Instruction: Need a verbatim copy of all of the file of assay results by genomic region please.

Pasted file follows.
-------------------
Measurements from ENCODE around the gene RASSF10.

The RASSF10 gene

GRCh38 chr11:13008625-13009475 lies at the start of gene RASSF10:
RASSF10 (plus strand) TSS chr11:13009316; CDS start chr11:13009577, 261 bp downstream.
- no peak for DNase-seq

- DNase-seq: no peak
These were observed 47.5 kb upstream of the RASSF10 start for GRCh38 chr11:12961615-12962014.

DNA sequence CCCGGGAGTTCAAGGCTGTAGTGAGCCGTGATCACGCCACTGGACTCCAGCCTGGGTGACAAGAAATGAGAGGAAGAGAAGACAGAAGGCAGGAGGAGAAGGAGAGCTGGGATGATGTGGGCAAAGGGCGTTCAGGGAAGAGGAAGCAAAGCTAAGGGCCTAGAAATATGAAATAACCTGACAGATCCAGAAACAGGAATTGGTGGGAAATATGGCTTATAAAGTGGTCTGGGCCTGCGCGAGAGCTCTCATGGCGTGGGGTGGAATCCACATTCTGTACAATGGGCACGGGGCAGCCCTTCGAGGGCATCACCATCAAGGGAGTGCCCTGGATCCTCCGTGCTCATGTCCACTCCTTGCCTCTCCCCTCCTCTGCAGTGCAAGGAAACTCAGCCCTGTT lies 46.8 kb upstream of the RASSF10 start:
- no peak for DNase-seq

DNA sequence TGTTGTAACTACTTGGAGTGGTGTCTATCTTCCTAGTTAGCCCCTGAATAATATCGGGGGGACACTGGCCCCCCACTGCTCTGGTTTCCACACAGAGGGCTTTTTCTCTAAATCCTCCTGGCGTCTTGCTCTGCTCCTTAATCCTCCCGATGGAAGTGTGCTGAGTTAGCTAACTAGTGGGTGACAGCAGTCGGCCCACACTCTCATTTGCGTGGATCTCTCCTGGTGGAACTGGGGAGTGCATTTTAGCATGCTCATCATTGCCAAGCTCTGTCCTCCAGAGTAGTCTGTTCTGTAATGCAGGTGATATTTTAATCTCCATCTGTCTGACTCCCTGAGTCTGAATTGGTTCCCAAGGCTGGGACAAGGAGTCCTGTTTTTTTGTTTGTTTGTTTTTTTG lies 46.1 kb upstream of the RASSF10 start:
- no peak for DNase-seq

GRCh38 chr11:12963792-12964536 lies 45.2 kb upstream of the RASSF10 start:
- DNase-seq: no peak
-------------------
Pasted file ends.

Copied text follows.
Measurements from ENCODE around the gene RASSF10.

The RASSF10 gene

GRCh38 chr11:13008625-13009475 lies at the start of gene RASSF10:
RASSF10 (plus strand) TSS chr11:13009316; CDS start chr11:13009577, 261 bp downstream.
- no peak for DNase-seq

- DNase-seq: no peak
These were observed 47.5 kb upstream of the RASSF10 start for GRCh38 chr11:12961615-12962014.

DNA sequence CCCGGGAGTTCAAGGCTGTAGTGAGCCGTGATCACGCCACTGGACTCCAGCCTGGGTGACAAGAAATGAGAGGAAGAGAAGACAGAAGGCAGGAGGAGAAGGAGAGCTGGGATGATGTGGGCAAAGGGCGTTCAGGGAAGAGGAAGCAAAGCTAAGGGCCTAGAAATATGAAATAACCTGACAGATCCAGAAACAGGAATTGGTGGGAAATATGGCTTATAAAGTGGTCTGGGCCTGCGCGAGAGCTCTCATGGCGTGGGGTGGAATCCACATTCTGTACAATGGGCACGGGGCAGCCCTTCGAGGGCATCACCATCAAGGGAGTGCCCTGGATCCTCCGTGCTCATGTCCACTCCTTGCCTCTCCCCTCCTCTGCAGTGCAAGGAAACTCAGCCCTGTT lies 46.8 kb upstream of the RASSF10 start:
- no peak for DNase-seq

DNA sequence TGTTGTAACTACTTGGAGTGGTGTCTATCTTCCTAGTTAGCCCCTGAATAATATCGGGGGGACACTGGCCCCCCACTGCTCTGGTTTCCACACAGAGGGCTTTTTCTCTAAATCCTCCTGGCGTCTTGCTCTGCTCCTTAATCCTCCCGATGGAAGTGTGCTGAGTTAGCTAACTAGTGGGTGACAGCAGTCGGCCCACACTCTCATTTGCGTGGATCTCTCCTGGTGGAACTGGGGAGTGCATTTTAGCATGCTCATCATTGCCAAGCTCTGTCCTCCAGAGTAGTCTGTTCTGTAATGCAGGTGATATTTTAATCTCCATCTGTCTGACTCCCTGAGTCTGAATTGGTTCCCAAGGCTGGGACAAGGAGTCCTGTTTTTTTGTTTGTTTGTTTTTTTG lies 46.1 kb upstream of the RASSF10 start:
- no peak for DNase-seq

GRCh38 chr11:12963792-12964536 lies 45.2 kb upstream of the RASSF10 start:
- DNase-seq: no peak